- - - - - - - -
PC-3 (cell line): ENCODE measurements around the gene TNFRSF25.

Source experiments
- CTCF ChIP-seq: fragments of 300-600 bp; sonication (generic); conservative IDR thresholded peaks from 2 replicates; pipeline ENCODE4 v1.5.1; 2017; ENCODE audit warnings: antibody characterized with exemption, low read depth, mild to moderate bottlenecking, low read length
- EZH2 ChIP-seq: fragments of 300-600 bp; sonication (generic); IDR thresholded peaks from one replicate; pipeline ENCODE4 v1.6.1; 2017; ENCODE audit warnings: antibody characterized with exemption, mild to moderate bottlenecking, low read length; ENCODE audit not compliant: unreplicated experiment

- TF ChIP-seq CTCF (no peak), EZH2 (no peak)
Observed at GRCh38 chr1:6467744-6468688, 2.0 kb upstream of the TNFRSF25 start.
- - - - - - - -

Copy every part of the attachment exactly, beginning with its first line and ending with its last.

PC-3 (cell line): ENCODE measurements around the gene TNFRSF25.

Source experiments
- CTCF ChIP-seq: fragments of 300-600 bp; sonication (generic); conservative IDR thresholded peaks from 2 replicates; pipeline ENCODE4 v1.5.1; 2017; ENCODE audit warnings: antibody characterized with exemption, low read depth, mild to moderate bottlenecking, low read length
- EZH2 ChIP-seq: fragments of 300-600 bp; sonication (generic); IDR thresholded peaks from one replicate; pipeline ENCODE4 v1.6.1; 2017; ENCODE audit warnings: antibody characterized with exemption, mild to moderate bottlenecking, low read length; ENCODE audit not compliant: unreplicated experiment

- TF ChIP-seq CTCF (no peak), EZH2 (no peak)
Observed at GRCh38 chr1:6467744-6468688, 2.0 kb upstream of the TNFRSF25 start.